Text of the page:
Emotional Marketing: What is it, and how can I apply it to my business?September 06, 2017
Everyone is susceptible to emotional marketing, whether you know it or not. As humans, we have an inherent drive to relate to things, people, and experiences on an emotional level. So how does this relate to consumerism, and furthermore, how can you as a small business owner, capitalize on people’s natural urges when it comes to buying products or services on a daily basis.
Let’s start with the basics: what exactly is “emotional marketing”? It sounds fairly self explanatory, but when you break it down to it’s core, there are actually a lot of diagrams and branches of this or that….all very confusing stuff, really. In its purest form, and let me make this as clear as I possibly can, emotional marketing is basically the logic (or lack thereof) that consumers utilize on a subconscious level that makes them want a product or service.
The emotion can be anything from happiness to sadness to anger, but the goal is to keep it minuscule in portrayal. Much like everyone’s favorite movie from 2010, emotional marketing works best when the subject (client, consumer, or customer) thinks that this bond they now feel to whatever it is you’re trying to sell was their own, original idea.
Because that movie made total sense and wasn’t confusing at all.
I personally understand best with real world examples, so let’s do some of those:
Marketing with: Anger, Disgust, or Betrayal
A perfect example of this would be political adverts sponsored by one party to slander another. But it’s not slander if it’s true…right?
Of course this particular example is incredibly outdated (try 1796 outdated), as our HR department refuses to let me use current politics in an effort to not alienate readers, but you get my point. It creates a sense of urgency, and presents a clear call to action. “Don’t vote for him because he’s awful and here’s why” = “Vote for me because I’m not awful”. It’s messy, but it works.
Another pretty decent mention in this department, is the line “UNLIKE OUR COMPETITORS” in every single advertisement since 2008. It immediately makes an association with a competitor, and puts a stale taste in your mouth about their competitor’s product. This is a perfect example of learning how to handle negative emotion, because the advert displaces a displeasure, and then immediately offers a solution to it (ie, their product will make you unhappy, but you can be happy again by using our product, etc).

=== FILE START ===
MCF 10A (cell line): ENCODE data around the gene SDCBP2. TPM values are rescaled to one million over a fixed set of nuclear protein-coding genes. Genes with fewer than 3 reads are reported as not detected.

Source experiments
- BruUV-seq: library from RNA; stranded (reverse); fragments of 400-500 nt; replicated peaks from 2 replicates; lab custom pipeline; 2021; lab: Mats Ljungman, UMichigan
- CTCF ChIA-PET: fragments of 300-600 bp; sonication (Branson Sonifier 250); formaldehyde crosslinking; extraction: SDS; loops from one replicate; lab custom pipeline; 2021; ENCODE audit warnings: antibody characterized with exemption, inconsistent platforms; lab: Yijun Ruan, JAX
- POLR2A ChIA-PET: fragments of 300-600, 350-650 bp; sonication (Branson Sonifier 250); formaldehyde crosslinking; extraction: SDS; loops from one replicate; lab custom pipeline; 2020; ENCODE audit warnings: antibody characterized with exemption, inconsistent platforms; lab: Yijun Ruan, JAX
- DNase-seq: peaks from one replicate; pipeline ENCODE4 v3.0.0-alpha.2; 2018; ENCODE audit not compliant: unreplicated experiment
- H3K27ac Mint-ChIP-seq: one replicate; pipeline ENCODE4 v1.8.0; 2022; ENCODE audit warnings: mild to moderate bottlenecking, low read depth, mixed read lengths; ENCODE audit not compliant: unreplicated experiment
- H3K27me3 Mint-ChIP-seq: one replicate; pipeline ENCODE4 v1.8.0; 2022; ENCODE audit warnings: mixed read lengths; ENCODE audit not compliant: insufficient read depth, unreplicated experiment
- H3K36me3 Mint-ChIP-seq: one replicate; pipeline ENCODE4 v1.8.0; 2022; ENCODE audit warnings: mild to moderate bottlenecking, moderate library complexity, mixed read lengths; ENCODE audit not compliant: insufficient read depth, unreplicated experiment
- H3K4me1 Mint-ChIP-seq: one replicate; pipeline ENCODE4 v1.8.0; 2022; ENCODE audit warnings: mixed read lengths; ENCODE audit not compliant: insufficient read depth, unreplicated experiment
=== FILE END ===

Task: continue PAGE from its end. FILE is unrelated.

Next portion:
Marketing with: Happiness, Human Relation, and Utilizing a Product that Brings People Together
Have you ever seen a commercial that you end up crying for no reason? I certainly have. This is the first one that comes to mind:
I personally haven’t had the experience of a piece of gum that ended up saving my entire relationship before, but after two or three heartbreaks (combined with seeing this commercial a multitude of times, and even writing a couple of marketing pitch decks that utilized the tactics presented with this particular type of emotional marketing) I slowly found myself always spontaneously purchasing Extra (instead of Trident like my parents always bought when I was growing up) when I was in the checkout like at the grocery store. Not saying it works flawlessly and constantly but…it kinda worked on me.
It’s been proven through a study by sociologist at the University of Pennsylvania that articles which appeal to someone’s emotions are shared much more often than articles that present scientific fact and findings (kinda like the article of statistics I just shared with you all…weird how that works, huh?). A lot of these videos or posts are shared via Facebook, and that’s pretty interesting in and of itself. Very seldom are these posts shared and reshared by the original company that is trying to promote themselves, but instead, it has been uploaded by a meme artist of sorts trying to increase their own likes, shares, and followers. This is true of both Facebook Marketing and Instagram Marketing. While the post may not have gone viral when Extra released it themselves, once it was reposted or shared to the page of a third party whose main goal is to become a Brand Ambassador for Instagram, it suddenly takes off.
Marketing with: Surprise Offers and Promotions, Likability, and a Desire to Become More Like Those We Idolize
Tying in what we’ve learned when it comes to Social Media Marketing via Facebook or Instagram, when a celebrity we really like sponsors something, suddenly, that particular company will see a jump in sales for the product said celeb sponsors. That’s a duh factor, right?
But what a lot of companies are pushing now, is sponsored content. They utilize favorite TV shows, and the personalities of actors, singers, or Kardashians to break through to a powerful mental representation of a brand in a consumer. If a consumer associates a company with “what it takes to be like him/her”, then they will buy from said company. It’s almost like a Pavlovian response when it comes to celeb endorsements, but that’s the only field in which consumers come when a bell is rung. Unless Kim K says your product is awesome in her latest Instagram post, chances are you won’t have 1000’s of teenagers and susceptible 20-somethings flocking to buy.
Hence, the reason you should understand and employ emotional marketing. It’s the next best thing for sales, after having Kanye write a song lyric about an award show, then starting a feud about it and becoming the Snake Queen of Social media (sorry, but Taylor Swift might have the best marketing team there is). So if you can’t utilize what I would like to everyone to start referring to as “Taylor Swift Marketing”, you should take some time to sign up for our newsletter. We offer free branding and marketing advice, as often as you need it, but never more than you want it.